Tablet PCs: Sales still hard to swallow

Sales of tablet PCs have increased, helped along by improved software, but they're still not flying off the shelves
Written by James Sherwood, Contributor

Tablet PC sales are improving, but overall take-up remains low, according to new research.

In the second quarter of this year, 33,570 tablet PCs were sold in Europe, an increase of 25 percent from the same period last year, according to figures released by Canalys. Sales of convertible tablets were up 93 percent, while sales of slate PCs fell by 45 percent, compared to the same period last year.

"For all the positive feedback that comes from users once they have had hands-on experience of tablets, mainstream business IT buyers will make a simple calculation," said Rachel Lashford, an analyst with Canalys. "Do the extra benefits justify the price premium over a comparable notebook? With today's price differentials and the lack of applications, the answer for most remains a no."

Canalys points out that the figures actually represent 12 percent drop in sales since the first quarter of 2004 and tablet PC sales have been slow since mid-2000.

Canalys blames the slow take-up of tablet PCs on the lack of applications specially designed for them, and also points out that European consumers often need language recognition software and country-specific vertical applications that are also unavailable.

There's also the high initial cost. Hardware prices start at around £1,000, and there's also a choice between the two formats, slate and convertible. The Windows OS is also said to be poorly equipped to take advantage of advanced tablet features.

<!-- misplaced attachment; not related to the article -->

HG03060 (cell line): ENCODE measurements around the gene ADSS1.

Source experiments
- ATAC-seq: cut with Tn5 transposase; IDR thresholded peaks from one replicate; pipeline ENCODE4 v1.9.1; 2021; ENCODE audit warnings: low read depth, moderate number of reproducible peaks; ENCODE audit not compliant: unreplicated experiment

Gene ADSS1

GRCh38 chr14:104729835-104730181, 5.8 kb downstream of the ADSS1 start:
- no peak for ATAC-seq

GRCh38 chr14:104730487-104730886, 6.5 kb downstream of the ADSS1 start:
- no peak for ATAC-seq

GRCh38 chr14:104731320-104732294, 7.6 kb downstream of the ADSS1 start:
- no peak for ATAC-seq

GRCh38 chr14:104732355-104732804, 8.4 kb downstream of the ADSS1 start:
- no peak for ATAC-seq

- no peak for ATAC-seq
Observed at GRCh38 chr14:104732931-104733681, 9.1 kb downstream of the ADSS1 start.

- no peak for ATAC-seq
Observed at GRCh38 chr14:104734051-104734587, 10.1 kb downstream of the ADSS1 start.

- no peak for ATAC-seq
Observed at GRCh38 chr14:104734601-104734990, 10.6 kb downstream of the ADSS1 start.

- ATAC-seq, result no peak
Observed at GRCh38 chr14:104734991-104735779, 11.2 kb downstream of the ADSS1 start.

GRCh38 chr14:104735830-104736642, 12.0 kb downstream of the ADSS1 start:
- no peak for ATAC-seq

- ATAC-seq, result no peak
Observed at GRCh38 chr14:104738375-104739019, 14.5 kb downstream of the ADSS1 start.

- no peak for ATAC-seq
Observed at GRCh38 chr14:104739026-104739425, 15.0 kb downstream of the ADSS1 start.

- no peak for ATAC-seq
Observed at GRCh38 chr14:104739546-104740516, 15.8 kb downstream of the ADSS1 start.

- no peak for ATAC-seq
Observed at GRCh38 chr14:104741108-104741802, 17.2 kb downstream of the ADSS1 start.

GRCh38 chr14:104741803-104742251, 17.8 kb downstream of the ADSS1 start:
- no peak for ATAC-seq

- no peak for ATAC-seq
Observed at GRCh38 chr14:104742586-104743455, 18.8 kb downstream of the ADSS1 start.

Microsoft has had little competition in the market for its Tablet PC operating system, according to Canalys, and the company has been slow to react to consumer complaints. It is only now beginning to pump sufficient resources into Tablet development, and to market the platform as a viable product for IT professionals.

When Microsoft launches Service Pack 2 later this year it also plans to unveil Windows XP Tablet Edition 2004, in an attempt to kick-start the market for tablet PCs.

Microsoft says it has improved its handwriting recognition software by adding intelligent features such as the ability to recognise email addresses by the @ symbol.

According to Canalys, the key to driving up sales of yablet PCs will involve the creation of more specific Tablet PC applications, new tablet-standard operating systems, and hefty price cuts that bring tablet PCs much closer to notebook prices.

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